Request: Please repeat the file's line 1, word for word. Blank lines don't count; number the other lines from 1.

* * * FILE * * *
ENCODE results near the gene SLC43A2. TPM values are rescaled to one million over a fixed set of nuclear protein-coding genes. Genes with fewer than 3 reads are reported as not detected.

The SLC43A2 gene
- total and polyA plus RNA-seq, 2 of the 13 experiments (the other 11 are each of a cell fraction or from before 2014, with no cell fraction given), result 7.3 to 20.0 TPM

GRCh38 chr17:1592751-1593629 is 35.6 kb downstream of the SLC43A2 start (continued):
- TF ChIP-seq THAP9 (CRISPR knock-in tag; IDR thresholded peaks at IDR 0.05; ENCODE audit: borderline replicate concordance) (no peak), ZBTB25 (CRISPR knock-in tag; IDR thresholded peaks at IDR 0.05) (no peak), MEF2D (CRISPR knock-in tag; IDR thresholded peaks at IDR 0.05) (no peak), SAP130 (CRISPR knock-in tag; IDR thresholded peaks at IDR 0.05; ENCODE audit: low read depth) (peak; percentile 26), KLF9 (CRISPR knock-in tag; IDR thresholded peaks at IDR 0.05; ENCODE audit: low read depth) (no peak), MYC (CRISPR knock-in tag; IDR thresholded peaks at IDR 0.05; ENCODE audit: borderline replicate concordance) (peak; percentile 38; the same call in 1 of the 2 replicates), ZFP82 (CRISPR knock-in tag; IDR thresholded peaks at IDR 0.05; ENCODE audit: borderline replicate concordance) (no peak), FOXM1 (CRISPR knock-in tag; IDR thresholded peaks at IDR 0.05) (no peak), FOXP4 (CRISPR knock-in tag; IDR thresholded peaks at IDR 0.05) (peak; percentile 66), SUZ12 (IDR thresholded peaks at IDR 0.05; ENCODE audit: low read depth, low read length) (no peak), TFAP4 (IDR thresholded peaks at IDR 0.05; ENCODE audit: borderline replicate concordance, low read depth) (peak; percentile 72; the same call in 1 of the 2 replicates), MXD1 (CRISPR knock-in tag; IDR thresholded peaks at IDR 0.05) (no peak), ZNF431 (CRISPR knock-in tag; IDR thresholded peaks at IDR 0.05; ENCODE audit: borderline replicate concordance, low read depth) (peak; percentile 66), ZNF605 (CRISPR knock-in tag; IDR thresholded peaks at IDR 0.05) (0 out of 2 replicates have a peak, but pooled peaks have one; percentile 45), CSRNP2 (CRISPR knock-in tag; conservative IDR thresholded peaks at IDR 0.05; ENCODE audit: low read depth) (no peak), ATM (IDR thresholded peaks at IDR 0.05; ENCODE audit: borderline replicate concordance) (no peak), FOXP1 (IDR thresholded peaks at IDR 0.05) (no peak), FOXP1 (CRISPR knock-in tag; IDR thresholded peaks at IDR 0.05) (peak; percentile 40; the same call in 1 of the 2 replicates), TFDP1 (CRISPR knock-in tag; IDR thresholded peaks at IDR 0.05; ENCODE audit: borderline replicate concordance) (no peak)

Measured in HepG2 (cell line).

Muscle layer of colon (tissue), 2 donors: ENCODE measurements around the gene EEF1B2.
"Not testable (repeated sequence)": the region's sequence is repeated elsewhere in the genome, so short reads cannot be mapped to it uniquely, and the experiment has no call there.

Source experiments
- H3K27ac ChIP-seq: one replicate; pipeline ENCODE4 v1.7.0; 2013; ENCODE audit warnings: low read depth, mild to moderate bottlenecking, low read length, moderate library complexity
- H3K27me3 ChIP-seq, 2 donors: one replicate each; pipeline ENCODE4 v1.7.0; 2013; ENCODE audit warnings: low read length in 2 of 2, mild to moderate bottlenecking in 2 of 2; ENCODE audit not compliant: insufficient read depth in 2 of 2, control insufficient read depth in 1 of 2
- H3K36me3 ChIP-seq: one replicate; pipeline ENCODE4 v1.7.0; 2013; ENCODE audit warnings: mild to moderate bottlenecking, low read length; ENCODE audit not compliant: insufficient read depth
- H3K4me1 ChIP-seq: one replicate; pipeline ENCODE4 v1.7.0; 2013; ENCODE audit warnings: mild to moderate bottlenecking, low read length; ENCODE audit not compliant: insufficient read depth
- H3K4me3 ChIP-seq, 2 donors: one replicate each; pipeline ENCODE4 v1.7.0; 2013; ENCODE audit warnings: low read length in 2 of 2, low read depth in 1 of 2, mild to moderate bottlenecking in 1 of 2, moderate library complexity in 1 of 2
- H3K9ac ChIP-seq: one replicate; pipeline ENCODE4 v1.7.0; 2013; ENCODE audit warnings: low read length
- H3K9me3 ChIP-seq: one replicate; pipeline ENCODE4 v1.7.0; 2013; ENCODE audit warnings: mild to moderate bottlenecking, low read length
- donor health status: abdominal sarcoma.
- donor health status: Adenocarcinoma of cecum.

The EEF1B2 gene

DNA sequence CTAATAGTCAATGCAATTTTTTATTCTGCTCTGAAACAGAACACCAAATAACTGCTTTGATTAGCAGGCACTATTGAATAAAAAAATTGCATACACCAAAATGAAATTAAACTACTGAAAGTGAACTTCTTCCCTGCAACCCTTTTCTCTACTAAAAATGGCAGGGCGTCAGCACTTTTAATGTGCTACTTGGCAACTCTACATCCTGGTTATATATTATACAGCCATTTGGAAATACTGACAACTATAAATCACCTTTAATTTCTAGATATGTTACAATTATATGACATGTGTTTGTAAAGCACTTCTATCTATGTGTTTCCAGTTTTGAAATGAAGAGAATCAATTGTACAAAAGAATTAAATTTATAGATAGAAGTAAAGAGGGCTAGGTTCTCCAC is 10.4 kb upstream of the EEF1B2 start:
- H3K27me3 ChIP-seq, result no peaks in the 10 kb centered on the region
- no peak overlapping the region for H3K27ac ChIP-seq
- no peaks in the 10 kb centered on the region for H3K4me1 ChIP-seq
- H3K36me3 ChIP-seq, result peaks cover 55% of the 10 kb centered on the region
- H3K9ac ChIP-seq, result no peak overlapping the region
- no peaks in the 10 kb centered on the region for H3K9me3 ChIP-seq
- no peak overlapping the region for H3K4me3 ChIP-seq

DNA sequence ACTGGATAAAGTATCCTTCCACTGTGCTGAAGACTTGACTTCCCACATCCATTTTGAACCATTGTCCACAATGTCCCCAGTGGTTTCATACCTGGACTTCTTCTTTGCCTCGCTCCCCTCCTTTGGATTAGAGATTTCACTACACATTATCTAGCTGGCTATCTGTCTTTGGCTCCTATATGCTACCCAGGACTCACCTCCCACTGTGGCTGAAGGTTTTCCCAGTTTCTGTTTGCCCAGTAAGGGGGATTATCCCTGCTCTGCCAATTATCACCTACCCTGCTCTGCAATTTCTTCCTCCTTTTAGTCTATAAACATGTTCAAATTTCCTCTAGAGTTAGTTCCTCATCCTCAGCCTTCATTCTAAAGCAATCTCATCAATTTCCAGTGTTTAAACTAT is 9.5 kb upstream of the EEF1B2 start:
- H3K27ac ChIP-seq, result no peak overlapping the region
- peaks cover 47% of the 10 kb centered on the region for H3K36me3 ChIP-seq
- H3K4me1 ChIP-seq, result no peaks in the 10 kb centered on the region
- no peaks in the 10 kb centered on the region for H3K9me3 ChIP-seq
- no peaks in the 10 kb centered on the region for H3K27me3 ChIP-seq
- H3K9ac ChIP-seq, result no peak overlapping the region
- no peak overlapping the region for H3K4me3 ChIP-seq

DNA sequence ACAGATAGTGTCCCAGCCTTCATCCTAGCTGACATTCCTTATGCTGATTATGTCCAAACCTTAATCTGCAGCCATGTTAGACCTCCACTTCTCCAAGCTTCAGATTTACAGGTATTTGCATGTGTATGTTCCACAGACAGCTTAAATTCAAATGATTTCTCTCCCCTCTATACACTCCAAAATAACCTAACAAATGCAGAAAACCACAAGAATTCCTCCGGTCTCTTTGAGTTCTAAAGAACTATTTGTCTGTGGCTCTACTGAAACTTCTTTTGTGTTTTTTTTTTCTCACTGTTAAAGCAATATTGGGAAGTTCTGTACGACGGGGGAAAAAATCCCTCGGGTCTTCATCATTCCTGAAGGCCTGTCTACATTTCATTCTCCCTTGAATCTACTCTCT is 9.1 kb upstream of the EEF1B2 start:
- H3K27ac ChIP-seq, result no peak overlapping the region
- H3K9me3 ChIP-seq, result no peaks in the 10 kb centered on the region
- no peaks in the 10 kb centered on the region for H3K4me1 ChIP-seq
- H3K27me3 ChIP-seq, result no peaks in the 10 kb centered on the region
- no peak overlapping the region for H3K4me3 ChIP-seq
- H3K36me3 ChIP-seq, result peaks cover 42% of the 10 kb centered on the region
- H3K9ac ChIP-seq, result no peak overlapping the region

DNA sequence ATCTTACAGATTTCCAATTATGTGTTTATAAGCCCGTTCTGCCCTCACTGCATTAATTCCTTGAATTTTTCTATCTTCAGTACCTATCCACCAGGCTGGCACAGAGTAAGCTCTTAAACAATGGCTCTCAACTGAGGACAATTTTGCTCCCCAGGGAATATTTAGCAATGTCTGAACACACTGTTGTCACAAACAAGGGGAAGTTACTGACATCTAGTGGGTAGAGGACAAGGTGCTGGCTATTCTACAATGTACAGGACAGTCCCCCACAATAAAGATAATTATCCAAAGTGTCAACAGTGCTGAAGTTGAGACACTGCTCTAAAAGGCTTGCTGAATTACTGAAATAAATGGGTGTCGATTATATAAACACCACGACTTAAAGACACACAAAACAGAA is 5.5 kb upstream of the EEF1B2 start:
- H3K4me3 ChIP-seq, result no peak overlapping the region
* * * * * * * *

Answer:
ENCODE results near the gene SLC43A2. TPM values are rescaled to one million over a fixed set of nuclear protein-coding genes. Genes with fewer than 3 reads are reported as not detected.